Isaiah 40 is an anchor in this storm of “already and not yet.” It begins in verse one with a message of comfort. Isaiah 40:1-11 is a song about God’s redemptive power. Words and phrases that speak of hard service being completed; that God’s comfort is greater than our fear of calamity or the “System” is balm to our souls. I especially like verse 11: “He (God) tends his flock like a shepherd: He gathers the lambs in his arms and carries them close to his heart; he gently leads those that have young.”

For every clergyperson with a family, it’s good to know that God and the Cabinet care for you, your young, and whatever special circumstance is yours! God’s care extends to all involved in the appointment process. Yes, there will be hard decisions made, and there will be disappointments, but by the grace of God there will not be any mis-appointments when it’s all said and done!

Further comfort from Isaiah 40 is lined out in the litany of things, people, and systems that are no match for God. Verses 12-26 dare us to ask, “Who is God’s equal?” Is God greater than the nations? Absolutely! Is God greater than any human idol including a “plum” appointment? You know so! Is Creator God more powerful than creation, and the answer is certainly “Yes!” Is God greater than the princes and rulers of this world who sometimes are called bishops and superintendents? You better believe it! Is God greater than the starry host and the cosmos’ systems? By all means!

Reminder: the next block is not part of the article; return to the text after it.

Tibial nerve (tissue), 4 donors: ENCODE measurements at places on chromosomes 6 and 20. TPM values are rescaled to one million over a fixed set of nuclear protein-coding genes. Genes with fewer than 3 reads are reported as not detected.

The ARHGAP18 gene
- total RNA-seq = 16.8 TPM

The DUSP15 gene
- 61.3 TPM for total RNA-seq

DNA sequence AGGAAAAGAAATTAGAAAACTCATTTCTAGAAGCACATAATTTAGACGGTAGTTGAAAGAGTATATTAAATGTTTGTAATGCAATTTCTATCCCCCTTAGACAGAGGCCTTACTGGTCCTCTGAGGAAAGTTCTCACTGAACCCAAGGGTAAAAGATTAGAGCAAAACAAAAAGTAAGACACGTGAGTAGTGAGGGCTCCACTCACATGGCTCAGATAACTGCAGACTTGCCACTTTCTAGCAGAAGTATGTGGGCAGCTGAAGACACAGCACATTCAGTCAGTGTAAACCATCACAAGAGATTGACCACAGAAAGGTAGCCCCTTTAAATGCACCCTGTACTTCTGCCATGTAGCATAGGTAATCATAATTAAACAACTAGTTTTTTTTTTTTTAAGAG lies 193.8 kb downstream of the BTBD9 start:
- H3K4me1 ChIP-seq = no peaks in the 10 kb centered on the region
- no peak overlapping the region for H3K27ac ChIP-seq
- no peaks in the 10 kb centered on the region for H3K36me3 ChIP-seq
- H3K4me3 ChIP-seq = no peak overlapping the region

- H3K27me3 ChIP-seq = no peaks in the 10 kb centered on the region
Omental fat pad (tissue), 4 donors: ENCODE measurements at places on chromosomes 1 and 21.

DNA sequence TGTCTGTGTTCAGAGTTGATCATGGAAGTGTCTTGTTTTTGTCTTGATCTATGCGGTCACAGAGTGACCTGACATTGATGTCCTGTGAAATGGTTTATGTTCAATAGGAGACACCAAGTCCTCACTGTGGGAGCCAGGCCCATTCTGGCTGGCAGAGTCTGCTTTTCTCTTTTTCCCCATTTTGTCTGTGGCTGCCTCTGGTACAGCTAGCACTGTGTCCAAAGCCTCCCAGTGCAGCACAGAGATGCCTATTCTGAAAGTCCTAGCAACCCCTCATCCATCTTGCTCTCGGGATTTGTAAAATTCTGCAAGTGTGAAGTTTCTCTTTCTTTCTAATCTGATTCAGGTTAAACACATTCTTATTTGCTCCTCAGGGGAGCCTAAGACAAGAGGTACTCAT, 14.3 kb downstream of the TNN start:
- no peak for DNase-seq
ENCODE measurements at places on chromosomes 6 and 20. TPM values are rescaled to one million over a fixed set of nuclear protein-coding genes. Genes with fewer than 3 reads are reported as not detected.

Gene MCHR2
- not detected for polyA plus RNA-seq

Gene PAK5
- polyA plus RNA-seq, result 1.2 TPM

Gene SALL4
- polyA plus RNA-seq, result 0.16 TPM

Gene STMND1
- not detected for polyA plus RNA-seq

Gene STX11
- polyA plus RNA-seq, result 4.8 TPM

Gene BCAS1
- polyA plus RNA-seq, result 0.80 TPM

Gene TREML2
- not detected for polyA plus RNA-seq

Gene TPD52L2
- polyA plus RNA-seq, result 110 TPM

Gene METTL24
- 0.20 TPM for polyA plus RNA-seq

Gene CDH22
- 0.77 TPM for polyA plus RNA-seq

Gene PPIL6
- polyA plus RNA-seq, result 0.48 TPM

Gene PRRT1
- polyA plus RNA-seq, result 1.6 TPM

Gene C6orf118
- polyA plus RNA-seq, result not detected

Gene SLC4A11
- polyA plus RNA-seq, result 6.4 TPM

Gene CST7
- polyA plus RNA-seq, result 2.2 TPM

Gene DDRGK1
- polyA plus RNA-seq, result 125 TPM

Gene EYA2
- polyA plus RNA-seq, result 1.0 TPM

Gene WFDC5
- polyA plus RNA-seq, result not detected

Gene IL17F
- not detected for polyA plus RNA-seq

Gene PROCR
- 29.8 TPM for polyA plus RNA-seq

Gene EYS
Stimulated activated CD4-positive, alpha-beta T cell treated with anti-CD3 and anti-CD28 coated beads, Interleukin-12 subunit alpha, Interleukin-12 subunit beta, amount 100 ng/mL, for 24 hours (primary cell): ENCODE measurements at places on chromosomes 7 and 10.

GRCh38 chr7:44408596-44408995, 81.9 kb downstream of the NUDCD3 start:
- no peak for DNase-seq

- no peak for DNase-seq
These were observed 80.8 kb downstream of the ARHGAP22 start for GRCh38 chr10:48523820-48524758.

If this is all true Isaiah 40:27 confronts my fears with the pertinent question: “Why do you say, O Jacob (Tim), and complain, O Israel (Your name), ‘My way is hidden from the Lord; my cause is disregarded by my God?’” If God is greater than the litany of powers lined out in the earlier verses, then there is no cause for complaint or fear. There is, on the other hand, cause for great faith!

Therefore, Isaiah 40 concludes with a canticle of praise and comfort:

“Do you not know? Have you not heard? The Lord is the everlasting God, the Creator of the ends of the earth. He will not grow tired or weary, and his understanding no one can fathom. He gives strength to the weary, and increases the power of the weak. Even youths grow tired and weary, and young people stumble and fall; but those who hope in the Lord will renew their strength. They will soar on wings like eagles; they will run and not grow weary, they will walk and not be faint.”

For all of us in this itinerant ministry called United Methodism, may we hold fast to God and trust!!! In the Olympic spirit give a listen to Eric Liddell’s reading from Isaiah 40 in the movie “Chariots of Fire.” Pray and hang tight!